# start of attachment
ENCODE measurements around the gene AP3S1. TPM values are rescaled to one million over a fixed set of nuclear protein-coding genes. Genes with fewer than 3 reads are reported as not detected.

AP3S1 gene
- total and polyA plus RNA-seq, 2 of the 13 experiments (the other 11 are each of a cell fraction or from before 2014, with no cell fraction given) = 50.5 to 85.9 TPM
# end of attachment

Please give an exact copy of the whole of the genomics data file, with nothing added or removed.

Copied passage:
ENCODE measurements around the gene AP3S1. TPM values are rescaled to one million over a fixed set of nuclear protein-coding genes. Genes with fewer than 3 reads are reported as not detected.

AP3S1 gene
- total and polyA plus RNA-seq, 2 of the 13 experiments (the other 11 are each of a cell fraction or from before 2014, with no cell fraction given) = 50.5 to 85.9 TPM